Categories Articles, Sales and Marketing

Admit it: you didn’t do a great job keeping your New Year’s resolutions from 2014. Trust us, you’re far from the only ones.

The truth is that most people don’t even make resolutions anymore. Whether you want to eat more salads, stop smoking, cut down on your Starbucks spending or read a new book a month, many people suffer setbacks at some point over the next 365 days. When that failure happens, it’s easy to just give up entirely.

The key is to be super specific with your resolutions, and shift your mindset from thinking about end goals – smoking no cigarettes or finishing a book before the end of each month – to thinking about improving behaviors. To that end, incrementally smoking less and reading more by the end of 2015 should be considered a success.

Which brings us to Sales Resolutions for 2015.

Whether you’re a sales rep, a sales operations manager, a sales manager or a Sales VP, you can set behavioral resolutions that will result in an overall improvement in your work, your performance and your life. It’s all about changing your mindset to focusing on behaviors, and implementing those into your daily life.

As a Sales Rep, I resolve to…

  • Be more agile and learn new skills – According to sales expert Jill Konrath, being agile is the ultimate competitive edge for sales reps today. This means being flexible, open-minded and adaptable, and to never stop being hungry to always learn more

    Sales reps should obviously keep up with the latest and greatest in sales, but they can also improve and become more agile by reading books that are not about sales. These books will help them open their minds, learn valuable soft skills and get them thinking creatively and outside the box about ways to sell better.

  • Stop selling with cliches – Nothing makes a well-educated and seasoned prospect roll their eyes quicker than when you use one of these well-worn cliches on a call. That’s probably not even the first time they’ve heard that phrase on a sales call that day – lesser reps than you are probably sprinkling these buzzwords and lame catch phrases liberally into their pitches. Improving your conversations to be cliche-free will lead to better meetings and ultimately more deals.

    The key to changing this behavior – and getting real value and individualized pitches into your phone conversations – is to work on it as a team. Every time you or one of your teammates says “We’re a leading provider of…” or “What if I told you…” the guilty party has to put a quarter into the team Cliche Jar. The public shame – letting the team poke fun at your expense as you deposit the quarter – along with the financial disincentive are good behavior-altering factors. At the end of the month, you can even treat yourselves to a nice bottle of whiskey to enjoy together, paid for by the cliches of others.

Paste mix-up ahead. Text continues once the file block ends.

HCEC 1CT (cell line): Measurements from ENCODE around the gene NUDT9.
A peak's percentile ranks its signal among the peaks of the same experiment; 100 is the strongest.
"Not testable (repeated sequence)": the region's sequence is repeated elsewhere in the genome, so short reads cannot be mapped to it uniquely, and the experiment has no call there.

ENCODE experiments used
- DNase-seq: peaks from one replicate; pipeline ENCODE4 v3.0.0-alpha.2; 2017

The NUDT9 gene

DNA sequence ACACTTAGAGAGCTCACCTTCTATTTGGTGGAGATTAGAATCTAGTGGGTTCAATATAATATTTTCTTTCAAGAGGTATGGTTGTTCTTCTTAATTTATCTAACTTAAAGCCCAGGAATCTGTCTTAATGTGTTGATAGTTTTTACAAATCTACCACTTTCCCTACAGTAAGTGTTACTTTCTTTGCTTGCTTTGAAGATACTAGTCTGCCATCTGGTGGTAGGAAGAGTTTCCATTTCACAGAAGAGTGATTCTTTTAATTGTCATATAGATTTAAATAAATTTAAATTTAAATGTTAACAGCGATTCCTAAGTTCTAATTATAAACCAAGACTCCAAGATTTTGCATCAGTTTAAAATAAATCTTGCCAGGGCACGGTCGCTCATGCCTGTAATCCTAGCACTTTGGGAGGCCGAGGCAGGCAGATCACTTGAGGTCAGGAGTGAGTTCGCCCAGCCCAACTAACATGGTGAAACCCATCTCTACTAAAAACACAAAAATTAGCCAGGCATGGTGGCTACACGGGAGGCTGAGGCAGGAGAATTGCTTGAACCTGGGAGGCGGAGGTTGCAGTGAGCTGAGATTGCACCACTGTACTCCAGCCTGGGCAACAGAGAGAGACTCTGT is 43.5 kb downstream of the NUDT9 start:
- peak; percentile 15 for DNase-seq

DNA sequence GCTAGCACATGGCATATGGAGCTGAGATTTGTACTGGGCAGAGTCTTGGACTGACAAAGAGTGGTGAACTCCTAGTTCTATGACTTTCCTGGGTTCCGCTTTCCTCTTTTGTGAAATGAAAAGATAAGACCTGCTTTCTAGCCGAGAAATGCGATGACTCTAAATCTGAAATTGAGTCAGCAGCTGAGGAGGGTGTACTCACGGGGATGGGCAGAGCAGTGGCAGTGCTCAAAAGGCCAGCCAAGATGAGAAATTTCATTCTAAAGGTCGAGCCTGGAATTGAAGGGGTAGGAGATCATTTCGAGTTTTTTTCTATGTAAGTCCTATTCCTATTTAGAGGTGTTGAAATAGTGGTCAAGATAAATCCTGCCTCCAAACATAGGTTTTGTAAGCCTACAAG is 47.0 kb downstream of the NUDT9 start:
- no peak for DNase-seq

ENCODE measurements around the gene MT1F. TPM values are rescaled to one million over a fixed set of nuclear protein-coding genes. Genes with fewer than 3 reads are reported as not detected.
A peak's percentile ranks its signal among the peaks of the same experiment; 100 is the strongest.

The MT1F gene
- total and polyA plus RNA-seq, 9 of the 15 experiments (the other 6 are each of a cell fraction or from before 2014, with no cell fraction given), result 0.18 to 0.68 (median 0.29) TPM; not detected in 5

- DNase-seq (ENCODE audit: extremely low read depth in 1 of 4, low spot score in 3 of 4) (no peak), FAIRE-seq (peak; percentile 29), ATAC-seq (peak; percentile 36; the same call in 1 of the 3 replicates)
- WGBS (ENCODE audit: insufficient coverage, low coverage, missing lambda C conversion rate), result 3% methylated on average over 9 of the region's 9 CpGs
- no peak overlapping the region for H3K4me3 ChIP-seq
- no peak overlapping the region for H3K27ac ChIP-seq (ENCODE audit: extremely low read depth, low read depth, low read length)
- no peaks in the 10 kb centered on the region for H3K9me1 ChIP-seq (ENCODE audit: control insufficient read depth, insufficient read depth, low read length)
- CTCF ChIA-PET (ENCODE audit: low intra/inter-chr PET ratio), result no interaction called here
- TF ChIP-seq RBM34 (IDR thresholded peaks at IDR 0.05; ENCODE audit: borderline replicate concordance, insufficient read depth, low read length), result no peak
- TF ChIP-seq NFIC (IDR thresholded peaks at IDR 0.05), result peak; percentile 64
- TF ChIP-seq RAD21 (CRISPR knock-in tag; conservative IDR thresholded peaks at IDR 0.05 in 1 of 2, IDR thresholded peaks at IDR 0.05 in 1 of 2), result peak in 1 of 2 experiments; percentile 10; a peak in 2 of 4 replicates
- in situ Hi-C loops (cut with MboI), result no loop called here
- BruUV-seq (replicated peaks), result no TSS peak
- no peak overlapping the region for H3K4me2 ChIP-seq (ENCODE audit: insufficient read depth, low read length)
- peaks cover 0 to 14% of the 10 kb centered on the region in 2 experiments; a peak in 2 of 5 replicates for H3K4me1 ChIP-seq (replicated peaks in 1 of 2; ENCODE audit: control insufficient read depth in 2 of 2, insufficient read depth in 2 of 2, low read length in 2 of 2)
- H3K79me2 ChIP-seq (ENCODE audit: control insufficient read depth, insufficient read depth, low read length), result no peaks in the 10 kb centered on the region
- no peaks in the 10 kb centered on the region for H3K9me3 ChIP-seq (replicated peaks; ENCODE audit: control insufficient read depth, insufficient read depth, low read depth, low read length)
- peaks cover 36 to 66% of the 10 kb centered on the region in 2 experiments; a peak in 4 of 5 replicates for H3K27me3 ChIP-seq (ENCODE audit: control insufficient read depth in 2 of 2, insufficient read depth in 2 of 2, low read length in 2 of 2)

• Stay out of the Sales Friend Zone – Being banished to the Friend Zone sucks. Being stuck in the Sales Friend Zone – where you have great connections and frequent conversations with prospects who won’t ever progress down the sales funnel, much less buy – is probably worse. Your permanent residency here with so many of your prospects in 2014 wasted a lot of time and cost you a great deal of productivity.

    As with any difficult self-improvement plan, the first step is to acknowledge and accept what you’re doing when you’re doing it. If you see yourself drifting back into old habits with some of these prospects, you have to put your foot down and be firm. Make the tough decision to spend less time with them and have that uncomfortable, up-front conversation you’ve been avoiding – “So, where exactly do we stand in our relationship?”

As a Sales Operations Manager, I resolve to…

  • Better anticipate the needs of the CEO or Sales VP – Usually, the sales operations department takes requests from above, to run specific Salesforce reports or dig in to analyze some top-of-mind issue. It’s a very reactive way to act in this role.Change that in 2015 by being more proactive. Get ahead – both in your own career and in helping the sales team stay one step out front – by better anticipating what the CEO or Sales VP would be interested in analyzing.

    Familiarize yourself with the latest sales management concepts and concerns. Talk to the Sales VP about long-term projects that you can get started on. Spend time with sales leaders to figure out what their primary concerns are. Join networks – such as Salesforce.com user groups or LinkedIn groups – and share with the community of fellow Sales Ops professionals.